19. Po, Now that DD has informed you I’ll not be redundant. It really does not take me much time, it does take “want to”. The JUCO route is much less successful than the average fan thinks.

    I do not know where the Ok St. story will end up but publishing the story is a godsend for SI. There are nearly as many players saying it is false as there are pointing the finger.

  20. HfH, Wilson was an Assistant coach at University of Oklahoma. The Sports Illustrated articles are about the abuses and cheating that they claim were systematically conducted by coaches and administrators at OKLAHOMA STATE UNIVERSITY. I clearly referred to “Oklahoma State” in my post #18. That’s the other school in Oklahoma. And the SI story has been out there for two or three weeks now. Common sense suggests that if Wilson had been implicated in such a scandal by Sports Illustrated, you’d have read about in The Herald Times or the Indy Star by now.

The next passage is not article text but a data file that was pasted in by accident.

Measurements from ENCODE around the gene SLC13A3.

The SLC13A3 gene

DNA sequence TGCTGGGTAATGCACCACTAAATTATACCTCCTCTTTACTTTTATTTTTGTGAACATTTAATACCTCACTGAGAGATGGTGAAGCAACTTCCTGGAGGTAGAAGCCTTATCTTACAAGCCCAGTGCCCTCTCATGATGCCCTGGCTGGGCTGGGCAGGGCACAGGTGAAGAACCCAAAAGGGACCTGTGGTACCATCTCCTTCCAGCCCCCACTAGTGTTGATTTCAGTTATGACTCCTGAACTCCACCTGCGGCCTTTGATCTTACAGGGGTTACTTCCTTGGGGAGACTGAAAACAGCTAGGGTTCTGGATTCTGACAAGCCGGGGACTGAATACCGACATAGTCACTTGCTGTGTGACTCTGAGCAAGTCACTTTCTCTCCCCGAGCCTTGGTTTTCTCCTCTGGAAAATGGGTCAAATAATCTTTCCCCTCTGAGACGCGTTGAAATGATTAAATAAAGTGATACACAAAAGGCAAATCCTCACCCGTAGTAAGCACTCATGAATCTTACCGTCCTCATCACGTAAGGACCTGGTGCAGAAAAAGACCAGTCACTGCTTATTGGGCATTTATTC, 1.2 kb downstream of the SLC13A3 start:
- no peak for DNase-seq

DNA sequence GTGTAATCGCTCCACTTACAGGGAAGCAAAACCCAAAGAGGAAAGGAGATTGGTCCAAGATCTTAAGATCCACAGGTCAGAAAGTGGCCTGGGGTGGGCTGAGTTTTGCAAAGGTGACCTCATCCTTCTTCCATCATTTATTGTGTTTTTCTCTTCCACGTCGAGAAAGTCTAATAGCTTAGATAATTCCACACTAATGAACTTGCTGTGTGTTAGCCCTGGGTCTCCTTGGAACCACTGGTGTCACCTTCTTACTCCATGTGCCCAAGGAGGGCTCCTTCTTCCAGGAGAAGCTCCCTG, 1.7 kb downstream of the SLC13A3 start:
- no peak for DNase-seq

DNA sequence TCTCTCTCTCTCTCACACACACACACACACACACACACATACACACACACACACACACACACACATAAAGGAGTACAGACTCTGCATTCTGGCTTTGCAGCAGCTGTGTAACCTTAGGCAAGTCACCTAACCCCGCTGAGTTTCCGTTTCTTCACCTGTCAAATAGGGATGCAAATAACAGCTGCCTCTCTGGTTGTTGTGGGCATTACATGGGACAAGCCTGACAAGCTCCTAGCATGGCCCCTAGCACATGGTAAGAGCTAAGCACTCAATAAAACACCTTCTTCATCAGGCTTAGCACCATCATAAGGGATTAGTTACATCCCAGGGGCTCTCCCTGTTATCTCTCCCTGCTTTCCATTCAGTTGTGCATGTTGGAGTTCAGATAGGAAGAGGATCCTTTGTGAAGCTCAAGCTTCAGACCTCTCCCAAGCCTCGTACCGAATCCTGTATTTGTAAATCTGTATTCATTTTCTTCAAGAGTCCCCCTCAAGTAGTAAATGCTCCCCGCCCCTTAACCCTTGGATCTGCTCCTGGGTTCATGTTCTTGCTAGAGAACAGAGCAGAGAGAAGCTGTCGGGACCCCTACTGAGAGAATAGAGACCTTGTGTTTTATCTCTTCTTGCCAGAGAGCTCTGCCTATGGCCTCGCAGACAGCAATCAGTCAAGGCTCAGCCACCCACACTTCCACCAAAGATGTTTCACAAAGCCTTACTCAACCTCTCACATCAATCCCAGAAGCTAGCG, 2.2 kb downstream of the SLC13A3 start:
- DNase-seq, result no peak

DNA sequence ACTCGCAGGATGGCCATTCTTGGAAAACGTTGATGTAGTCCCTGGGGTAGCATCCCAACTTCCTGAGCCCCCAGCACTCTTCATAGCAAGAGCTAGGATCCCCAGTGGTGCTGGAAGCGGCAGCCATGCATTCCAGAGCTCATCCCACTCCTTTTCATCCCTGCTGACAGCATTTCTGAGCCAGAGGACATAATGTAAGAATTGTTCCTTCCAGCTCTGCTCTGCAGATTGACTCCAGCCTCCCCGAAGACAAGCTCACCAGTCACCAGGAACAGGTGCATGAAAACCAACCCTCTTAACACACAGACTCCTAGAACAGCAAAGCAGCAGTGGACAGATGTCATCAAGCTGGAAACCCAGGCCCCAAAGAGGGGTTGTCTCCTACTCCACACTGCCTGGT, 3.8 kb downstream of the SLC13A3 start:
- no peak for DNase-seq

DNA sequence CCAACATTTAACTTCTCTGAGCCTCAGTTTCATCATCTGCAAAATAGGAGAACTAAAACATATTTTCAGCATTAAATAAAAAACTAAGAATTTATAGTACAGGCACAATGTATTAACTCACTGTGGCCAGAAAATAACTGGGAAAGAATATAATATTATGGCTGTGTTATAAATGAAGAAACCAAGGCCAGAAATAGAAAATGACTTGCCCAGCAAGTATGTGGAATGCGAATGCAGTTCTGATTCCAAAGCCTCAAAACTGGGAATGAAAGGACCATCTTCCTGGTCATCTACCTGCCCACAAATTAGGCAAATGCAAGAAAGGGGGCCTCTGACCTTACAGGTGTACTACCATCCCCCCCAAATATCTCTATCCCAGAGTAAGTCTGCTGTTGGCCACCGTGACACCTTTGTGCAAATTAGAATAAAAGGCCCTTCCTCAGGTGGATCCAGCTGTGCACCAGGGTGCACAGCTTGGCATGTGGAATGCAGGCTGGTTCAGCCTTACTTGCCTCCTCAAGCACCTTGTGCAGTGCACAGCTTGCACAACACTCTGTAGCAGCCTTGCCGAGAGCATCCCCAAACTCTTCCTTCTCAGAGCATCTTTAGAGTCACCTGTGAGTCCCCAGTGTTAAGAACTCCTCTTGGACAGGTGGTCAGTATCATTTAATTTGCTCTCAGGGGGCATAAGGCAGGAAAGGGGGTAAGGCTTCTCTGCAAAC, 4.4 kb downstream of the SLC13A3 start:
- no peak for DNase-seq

You might enjoy reading other sports publications once in a while.

  21. HC, if Oklahoma State football does not get the death penalty as a result of this scandal, then USC should sue the NCAA for every penny in its coffers. The SI story suggests that the cheating at Oklahoma State makes USC’s former violations look like child’s play. And to me, having read every word of the stories, there are just too many former players telling too many detailed stories for this story not to be true. This could be a career-ender for a lot of college football coaches and college administrators. According to SI, it was systemic.

    If the NCAA does not deliver the death blow to OK State, and those involved with that suer system, then college football will openly become the wild, wild west.

  22. My bad…I’ll confess that I’ve lost a lot of interest in the shop talk on ESPN…My wife actually got me a subscription to SI but I had no desire to pick them up. Sorta lost a lot of faith in all college sports.